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Chanel’s Pharrell Williams at the 13th Métiers d’Art show in Paris, France, December 6, 2016. Patrick Kovarik/AFP/Getty Images
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Pharrell Sports a Chanel Kippah (or Something Like That)

The world of fashion has the power to unite. Make it so.

Rachel Shukert
December 08, 2016
Patrick Kovarik/AFP/Getty Images
Chanel's Pharrell Williams at the 13th Métiers d'Art show in Paris, France, December 6, 2016. Patrick Kovarik/AFP/Getty Images

With hate crimes on the rise in certain areas of the U.S.—and swastikas festooning churches and playgrounds and college dorms, and women in hijabs being assaulted in public places—visual indicators of solidarity with disenfranchised or at-risk groups are more important than ever. Some people choose to wear safety pins, designating themselves as a “safe space,” or an individual anyone can go to for help or understanding. Others, including the new neighbors of Vice President-Elect and Homphobe-in-Chief Mike Pence, have chosen to fly rainbow flags outside their homes as symbols of tolerance (and as message to Pence).

For his part, Pharrell Williams, music producer extraordinaire, chose to wear what appeared to be a yarmulke at the Chanel show in Paris this week. Or rather, he was chosen to wear it: Pharrell was a surprise celebrity model on the star-studded proverbial runway (the show was actually held in the genteel environs of the tea room at the Ritz). No ordinary yarmulke, the accessory perched that apex of Pharrell’s head—itself a host to all manners of fanciful toppers over the years (I’m still obsessed with that giant Canadian Mountie style hat he wore to the Grammys)—was adorned with gold trim and what appeared to be clusters of signature Chanel pearls; nothing, after all, is too good for God, I guess.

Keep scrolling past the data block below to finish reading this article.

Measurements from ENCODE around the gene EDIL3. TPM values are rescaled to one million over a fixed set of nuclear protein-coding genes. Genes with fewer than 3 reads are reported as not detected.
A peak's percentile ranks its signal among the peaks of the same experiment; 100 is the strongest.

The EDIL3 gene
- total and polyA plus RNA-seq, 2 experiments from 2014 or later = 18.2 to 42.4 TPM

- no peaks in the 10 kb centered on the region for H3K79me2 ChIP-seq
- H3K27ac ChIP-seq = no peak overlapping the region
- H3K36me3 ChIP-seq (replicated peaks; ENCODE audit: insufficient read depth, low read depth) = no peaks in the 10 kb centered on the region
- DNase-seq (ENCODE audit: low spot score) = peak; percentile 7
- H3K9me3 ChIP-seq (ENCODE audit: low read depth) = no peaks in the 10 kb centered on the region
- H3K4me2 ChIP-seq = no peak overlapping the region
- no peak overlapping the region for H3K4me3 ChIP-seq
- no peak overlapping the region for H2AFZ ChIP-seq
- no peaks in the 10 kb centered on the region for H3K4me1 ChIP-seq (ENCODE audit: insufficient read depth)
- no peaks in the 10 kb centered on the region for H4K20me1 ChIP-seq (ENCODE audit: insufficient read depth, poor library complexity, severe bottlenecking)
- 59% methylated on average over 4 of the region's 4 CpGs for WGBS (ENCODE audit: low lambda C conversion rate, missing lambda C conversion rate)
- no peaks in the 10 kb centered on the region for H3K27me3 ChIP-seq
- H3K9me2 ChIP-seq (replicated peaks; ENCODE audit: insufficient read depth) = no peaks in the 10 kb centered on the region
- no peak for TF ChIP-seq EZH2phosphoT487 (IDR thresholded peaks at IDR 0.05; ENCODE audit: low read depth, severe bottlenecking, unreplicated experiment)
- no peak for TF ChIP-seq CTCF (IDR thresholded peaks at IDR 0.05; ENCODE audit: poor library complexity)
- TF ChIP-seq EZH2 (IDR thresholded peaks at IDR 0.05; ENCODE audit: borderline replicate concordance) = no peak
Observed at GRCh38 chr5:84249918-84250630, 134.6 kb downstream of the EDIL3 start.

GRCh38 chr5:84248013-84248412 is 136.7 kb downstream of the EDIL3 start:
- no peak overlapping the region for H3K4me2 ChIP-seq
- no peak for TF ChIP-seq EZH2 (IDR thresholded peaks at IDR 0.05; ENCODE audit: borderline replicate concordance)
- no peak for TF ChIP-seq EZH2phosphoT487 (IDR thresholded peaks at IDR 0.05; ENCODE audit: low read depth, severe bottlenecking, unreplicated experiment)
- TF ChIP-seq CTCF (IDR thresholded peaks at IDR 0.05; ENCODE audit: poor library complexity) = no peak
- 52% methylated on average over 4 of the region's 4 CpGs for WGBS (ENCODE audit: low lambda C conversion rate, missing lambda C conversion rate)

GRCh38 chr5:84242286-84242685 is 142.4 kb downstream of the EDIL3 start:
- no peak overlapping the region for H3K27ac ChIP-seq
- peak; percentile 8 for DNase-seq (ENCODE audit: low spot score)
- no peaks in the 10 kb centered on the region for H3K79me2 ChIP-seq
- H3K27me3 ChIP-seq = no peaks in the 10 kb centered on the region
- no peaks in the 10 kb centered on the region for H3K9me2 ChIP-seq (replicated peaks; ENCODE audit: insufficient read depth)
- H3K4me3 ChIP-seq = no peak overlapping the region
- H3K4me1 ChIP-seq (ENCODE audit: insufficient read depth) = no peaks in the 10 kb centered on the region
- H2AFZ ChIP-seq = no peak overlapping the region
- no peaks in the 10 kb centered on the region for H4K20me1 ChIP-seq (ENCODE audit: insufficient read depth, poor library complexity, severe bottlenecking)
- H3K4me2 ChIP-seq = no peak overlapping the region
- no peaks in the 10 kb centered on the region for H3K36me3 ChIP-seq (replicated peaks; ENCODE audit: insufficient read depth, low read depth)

As Vogue notes, it’s not the first time fashion has appropriated aspects of religious garb into its oeuvre: Dolce & Gabbana have produced a line of hijabs and abayas for religious (and wealthy) Muslim women; H&M featured a hijab-wearing model in a recent campaign, and who of course, who could forget the bindi trend of the late ‘90s? (I can’t due to embarrassing photographic evidence my mother stubbornly refuses to destroy.) Jewish apparel in the religious rather than cultural sense—or else everything Donna Karan ever designed for Barbra Streisand would count—has had its turn as well: Remember Jean-Paul Gaultier’s “Rabbi Chic” collection of 1993, with those gorgeous long overcoats, fur hats, and models in side curls?

But Pharrell’s little gesture, provided that was how it was intended, is a promising sign. Maybe I’m just tired of feeling so awful and angry all the time, but it’s possible that fashion is moving to a place of greater inclusiveness, to a place where visual references to other cultures will be not just appropriated, but genuinely appreciated. As the world becomes a less tolerant and more xenophobic place in its official halls, it’s up to the culture makers, who are by and large a creative bunch mostly prejudiced against people with bad taste, to lead the way with a banner of hope for all those who feel forgotten and unwelcome. Or maybe just with a bejeweled yarmulke.

Rachel Shukert is the author of the memoirs Have You No Shame? and Everything Is Going To Be Great,and the novel Starstruck. She is the creator of the Netflix show The Baby-Sitters Club, and a writer on such series as GLOW and Supergirl. Her Twitter feed is @rachelshukert.